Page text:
The Library of Celsus

    If you do a search for ‘Ephesus’ in any search engine, you will find a picture of the Library of Celsus. That, I suppose, is the modern meaning of the word ‘iconic.’ 

      It was built around 117 CE by Tiberius Julius Aquila Polemeanus in honor of his father, Tiberius Julius Celsus Polemeanus. Celsus started his cursus honorum as a junior officer in a legion, and continued through successive promotions to become the Legate of a legion, a Senator, a Consul, and, eventually, the Governor of Asia. Aquila, who also attained the rank of Consul, buried his father in a vault beneath their new library. His statue occupied a place of honor in the reading room.

From “The Missing Book”

"Although Meliton loved his new job, on this particular day, 910 years since the founding of Rome and four days before the Ides of April, he was momentarily bored and walked outside just as the sun rose above Mount Pion and spread its warmth across the plaza between the library and the street. It was cool inside the library, deliberately so, because its double walls with an air space in between were cleverly designed to keep the interior cool, even in the blazing heat of summer. Its façade faced east, so that the slanting sun cast patterns of light and shade on its purple-veined columns and highlighted four female statues in their alcoves, representing Wisdom, Goodness, Knowledge, and Understanding. Meliton had received his training on the island of Kos, where the library was smaller, its collection more modest. Here, the Library of Celsus was built to be nothing other than a library, and its collection had grown upon the wealth of the Polemaeanus family, no expense spared. It was one of the greatest libraries in the Roman Empire, superseded only by Trajan’s Library in Rome and Hadrian’s in Athens. The resources left by Tiberius Julius Celsus Polemaeanus to his son seemed vast to Meliton, but the resources of the Emperors, surely, had been greater still."

It is commonly estimated that the Library contained around 12,000 books. Although the word ‘book’ nowadays means something printed on paper and bound between cardboard covers, in Ephesus in the 2nd century CE, books were handwritten by their authors, or more commonly copied by professional scribes, on to papyrus sheets that were sewn together to form a roll which, if unrolled, would stretch to thirty feet or more. Entirely organic, books faded from exposure to light and were commonly attacked by mold, maggots, and mice. The ideas found in books might have been eternal, but books were not. Libraries hired scribes to copy and recopy their books to keep them readable and, equally important, to make them available to other libraries. As a commodity, books could be sold for a profit.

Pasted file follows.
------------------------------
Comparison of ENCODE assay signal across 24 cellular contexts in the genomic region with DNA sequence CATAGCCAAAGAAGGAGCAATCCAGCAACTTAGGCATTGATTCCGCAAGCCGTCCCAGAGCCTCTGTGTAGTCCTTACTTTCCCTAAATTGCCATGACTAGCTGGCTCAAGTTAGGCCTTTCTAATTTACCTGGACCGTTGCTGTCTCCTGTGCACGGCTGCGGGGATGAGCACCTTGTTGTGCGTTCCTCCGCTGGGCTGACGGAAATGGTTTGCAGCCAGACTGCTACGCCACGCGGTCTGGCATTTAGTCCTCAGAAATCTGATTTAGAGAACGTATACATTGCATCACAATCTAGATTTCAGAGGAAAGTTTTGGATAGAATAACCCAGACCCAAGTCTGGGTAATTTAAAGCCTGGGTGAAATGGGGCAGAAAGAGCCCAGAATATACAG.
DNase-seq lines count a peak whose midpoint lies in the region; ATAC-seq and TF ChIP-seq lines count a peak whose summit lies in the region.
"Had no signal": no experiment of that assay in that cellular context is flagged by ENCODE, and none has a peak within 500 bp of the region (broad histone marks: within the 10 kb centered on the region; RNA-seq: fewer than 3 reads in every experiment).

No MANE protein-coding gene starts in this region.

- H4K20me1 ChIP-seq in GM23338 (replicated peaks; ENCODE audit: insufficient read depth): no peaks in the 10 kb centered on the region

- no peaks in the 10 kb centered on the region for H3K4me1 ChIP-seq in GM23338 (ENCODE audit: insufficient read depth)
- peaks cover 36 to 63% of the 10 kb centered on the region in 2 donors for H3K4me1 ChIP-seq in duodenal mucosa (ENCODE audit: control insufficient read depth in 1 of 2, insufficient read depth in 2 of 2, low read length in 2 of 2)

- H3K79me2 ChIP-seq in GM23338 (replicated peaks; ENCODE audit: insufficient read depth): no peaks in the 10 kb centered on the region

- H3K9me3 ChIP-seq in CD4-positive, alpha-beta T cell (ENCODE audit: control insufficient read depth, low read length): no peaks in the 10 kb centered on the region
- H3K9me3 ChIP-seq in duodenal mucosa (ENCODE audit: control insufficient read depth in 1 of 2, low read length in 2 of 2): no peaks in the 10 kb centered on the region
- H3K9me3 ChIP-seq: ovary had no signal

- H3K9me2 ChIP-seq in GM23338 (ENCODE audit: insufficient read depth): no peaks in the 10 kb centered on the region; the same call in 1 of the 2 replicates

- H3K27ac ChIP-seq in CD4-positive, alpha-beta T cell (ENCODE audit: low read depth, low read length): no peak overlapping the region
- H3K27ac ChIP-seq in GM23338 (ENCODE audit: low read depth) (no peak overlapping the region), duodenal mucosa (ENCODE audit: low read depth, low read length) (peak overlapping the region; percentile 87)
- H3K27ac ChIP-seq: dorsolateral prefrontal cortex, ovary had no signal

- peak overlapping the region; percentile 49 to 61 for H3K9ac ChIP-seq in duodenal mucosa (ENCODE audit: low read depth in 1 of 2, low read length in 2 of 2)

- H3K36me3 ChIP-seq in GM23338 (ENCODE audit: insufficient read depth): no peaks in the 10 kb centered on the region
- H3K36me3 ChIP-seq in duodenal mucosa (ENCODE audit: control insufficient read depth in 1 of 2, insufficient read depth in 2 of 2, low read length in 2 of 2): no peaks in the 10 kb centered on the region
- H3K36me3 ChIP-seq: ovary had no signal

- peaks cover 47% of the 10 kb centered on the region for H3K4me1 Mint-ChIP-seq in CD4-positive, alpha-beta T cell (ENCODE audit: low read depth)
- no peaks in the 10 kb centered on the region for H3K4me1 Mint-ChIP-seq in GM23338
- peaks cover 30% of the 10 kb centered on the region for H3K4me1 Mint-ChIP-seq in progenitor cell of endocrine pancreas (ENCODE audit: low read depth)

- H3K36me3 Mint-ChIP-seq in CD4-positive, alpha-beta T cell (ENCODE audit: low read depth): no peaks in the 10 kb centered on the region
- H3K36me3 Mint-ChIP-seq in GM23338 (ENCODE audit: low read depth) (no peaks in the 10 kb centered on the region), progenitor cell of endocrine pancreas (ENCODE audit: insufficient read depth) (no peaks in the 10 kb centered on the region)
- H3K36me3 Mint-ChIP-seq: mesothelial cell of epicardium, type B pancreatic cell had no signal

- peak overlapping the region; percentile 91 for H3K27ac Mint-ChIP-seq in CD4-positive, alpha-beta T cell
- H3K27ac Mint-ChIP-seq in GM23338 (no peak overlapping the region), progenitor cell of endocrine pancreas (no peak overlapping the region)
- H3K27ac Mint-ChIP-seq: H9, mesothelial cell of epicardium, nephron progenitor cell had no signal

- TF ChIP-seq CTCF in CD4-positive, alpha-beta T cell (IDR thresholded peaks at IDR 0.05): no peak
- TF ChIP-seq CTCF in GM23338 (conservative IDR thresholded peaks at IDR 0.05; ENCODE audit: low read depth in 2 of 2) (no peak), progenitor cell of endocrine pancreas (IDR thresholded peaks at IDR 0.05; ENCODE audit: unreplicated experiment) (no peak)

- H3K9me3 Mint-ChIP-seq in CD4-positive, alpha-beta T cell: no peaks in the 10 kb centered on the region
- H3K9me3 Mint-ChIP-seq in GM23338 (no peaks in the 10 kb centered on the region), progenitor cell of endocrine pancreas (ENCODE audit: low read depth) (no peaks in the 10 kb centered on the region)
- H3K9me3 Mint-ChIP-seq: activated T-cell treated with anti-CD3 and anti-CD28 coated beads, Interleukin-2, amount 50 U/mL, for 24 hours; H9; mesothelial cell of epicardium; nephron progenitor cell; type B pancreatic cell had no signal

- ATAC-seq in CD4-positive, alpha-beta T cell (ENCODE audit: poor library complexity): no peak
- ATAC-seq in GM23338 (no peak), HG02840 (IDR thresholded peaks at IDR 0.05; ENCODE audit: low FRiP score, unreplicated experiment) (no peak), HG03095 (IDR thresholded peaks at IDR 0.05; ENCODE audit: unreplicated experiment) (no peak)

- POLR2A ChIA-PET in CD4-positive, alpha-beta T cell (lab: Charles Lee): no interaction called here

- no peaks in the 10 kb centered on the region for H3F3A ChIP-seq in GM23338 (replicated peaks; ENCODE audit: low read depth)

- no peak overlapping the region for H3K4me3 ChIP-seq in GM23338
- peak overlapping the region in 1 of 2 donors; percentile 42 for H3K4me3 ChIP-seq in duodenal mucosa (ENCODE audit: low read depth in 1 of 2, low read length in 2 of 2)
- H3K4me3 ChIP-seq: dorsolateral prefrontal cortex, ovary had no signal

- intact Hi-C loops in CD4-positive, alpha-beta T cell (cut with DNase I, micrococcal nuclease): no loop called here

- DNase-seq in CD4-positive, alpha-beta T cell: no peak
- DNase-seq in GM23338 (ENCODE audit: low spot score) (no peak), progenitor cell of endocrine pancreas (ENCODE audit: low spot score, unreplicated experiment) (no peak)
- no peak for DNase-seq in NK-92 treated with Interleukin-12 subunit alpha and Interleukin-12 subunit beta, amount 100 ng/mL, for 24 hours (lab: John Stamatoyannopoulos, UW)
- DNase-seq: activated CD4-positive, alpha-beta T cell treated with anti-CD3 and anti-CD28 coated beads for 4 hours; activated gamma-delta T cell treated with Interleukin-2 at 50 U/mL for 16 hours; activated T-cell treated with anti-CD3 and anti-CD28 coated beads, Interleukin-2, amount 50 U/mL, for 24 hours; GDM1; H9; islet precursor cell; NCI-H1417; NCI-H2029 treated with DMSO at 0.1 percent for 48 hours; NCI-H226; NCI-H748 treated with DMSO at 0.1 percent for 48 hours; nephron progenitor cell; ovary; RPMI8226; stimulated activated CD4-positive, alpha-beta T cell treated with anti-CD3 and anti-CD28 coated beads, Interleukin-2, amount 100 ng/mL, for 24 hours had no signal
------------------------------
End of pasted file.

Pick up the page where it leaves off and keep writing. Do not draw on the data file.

To read a book, a reader would unroll the first few sheets of text and stretch them flat between two wooden spools. When these sheets were read, the reader would roll them on to the second spool while unrolling more sheets from the first. Modern readers would reasonably expect that this method of reading would require a table, but G. W. Houston in Inside Roman Libraries says that he was unable to find any contemporaneous pictures of Romans reading at tables, but found many showing Romans with scrolls spread across their laps.
      Instead of shelves, books in libraries were stored in cubby holes. In the Library of Celsus, the rectangular spaces once occupied by cubby holes are built into the walls. Inside each cubby, scrolls were stacked on wooden shelves. Since the title and author of a rolled-up scroll would be hidden, each book had an exterior tag displaying identification details. These tags, according to G. W. Houston were known as sillyba (singular sillybon)—temptingly close to our modern word syllabus.
      The Library of Celsus occupies a central location at the foot of Curetes Street in the ruined city. It’s a beautiful building, intriguing the eye with its clever interplay of columns and archways on the first and second floor. No wonder that tourists tend to gather in the forecourt, take their selfies, and eat their sandwiches on the steps. Occasionally, the Ministry of Tourism offers a concert of classical music in the forecourt, starting at sunset, a memorable experience for those lucky enough to be there.